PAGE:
Our communities have been through a lot over the last few months,

and all of us are looking forward to resuming our normal habits and routines. 

As of May 18, we have resumed operations with our normal business hours.

While many things have changed, one thing has remained the same: our office’s commitment to your safety. 

Click here to read the entire letter outlining the safety precautions we are taking.

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Maintenance is the Key to Good Eye Health

If virtually everyone agrees that your strong vision and good eye health is extremely important, why is it that a surprisingly large number of people put off an annual or bi-annual visit to their eye care professional? Caring for your eyes is just as important as general physical health – if not more so – and deserves the same attention to routine exams to maintain.

Studies have shown that many people don’t schedule regular check-ups because they didn’t think anything was wrong with their eyes. That is not a good approach. A visit to your eye care professional can play a pivotal role in early detection of potential eye sight problems.

Typically, vision loss results when a disease has established a stronghold, which is all the more reason to see an eye doctor for early detection of a potential problem. Most people assume that lack of vision loss suggests proper eye health, but that isn’t always accurate.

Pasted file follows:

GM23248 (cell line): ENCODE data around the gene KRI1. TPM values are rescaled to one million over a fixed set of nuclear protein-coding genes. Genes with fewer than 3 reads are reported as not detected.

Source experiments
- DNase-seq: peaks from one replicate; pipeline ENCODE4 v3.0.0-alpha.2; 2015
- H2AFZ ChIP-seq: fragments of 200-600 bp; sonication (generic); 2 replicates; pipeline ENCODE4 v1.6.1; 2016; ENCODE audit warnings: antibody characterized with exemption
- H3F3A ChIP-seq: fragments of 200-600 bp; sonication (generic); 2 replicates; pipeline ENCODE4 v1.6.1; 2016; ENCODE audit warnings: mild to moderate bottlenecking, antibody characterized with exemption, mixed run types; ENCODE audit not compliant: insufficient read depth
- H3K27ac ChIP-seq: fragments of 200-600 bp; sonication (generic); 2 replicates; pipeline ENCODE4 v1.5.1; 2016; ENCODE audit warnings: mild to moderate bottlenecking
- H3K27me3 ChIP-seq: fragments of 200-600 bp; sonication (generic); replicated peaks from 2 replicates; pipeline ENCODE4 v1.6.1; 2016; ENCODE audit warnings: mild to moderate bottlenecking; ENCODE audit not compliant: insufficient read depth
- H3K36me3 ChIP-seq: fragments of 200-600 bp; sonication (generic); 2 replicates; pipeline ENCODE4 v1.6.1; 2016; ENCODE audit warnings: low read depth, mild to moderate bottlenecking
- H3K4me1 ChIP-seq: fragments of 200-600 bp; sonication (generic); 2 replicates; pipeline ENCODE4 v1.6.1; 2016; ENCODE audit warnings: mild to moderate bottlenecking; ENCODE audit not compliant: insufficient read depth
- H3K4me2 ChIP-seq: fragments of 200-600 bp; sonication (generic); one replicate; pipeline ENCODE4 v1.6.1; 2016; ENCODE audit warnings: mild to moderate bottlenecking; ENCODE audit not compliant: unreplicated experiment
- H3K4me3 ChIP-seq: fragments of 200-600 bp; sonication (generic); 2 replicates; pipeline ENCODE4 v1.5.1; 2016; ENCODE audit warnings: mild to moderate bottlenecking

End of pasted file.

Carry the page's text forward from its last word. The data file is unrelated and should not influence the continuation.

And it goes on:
Some easy guidelines provided by the American Academy of Ophthalmology for scheduling routine eye appointments are:

For those under age 40, schedule an eye exam approximately every two to four years if there are no noticeable problems with your vision.

For people ages 40 to 64 with no vision loss, schedule eye exams roughly every two years.

After age 65, consider an annual or at minimum bi-annual eye exam. If there are any symptoms of vision loss, see your eye care provider for a recommendation regarding treatments and further eye exams.

Keep in mind, the earlier a problem is detected the better chance your eye care professional will have addressing and resolving the problem.

The typical eye exam and full vision screening, usually lasts less than an hour and commonly includes the following during the exam:

Visual acuity – Your eye care professional will assess your visual acuity by evaluating your ability to see at multiple distances. This will help identify whether you are near or far sighted or have astigmatism.

Dilation – Most eye doctors will dilate your pupils to examine the retina for early symptoms of eye disease or potential vision loss. This may cause some temporary visual disturbance that resolves within a few hours.

Amsler Grid Test – This test helps determine whether you may have early signs and symptoms of vision loss of complicated disorders including macular degeneration. During this exam you cover one eye and locate a black dot in the center of a checkered grid. Your doctor will evaluate the way you see the grid and whether lines appear straight, missing or wavy.

Your doctor may or may not recommend other tests depending on the results of the initial tests mentioned above. Often patients learn their vision is fine or suitably addressed with a moderate prescription lens.

If at any time you experience symptoms including loss of vision, blurring, spots or floaters before your eyes or other unusual symptoms be sure you contact your eye care professional immediately for a comprehensive exam.

– See more at: http://www.berkseye.com/wyomissing/blog/detail/2013/09/15/maintenance-is-the-key-to-good-eye-health.html#sthash.4Nksnceb.dpuf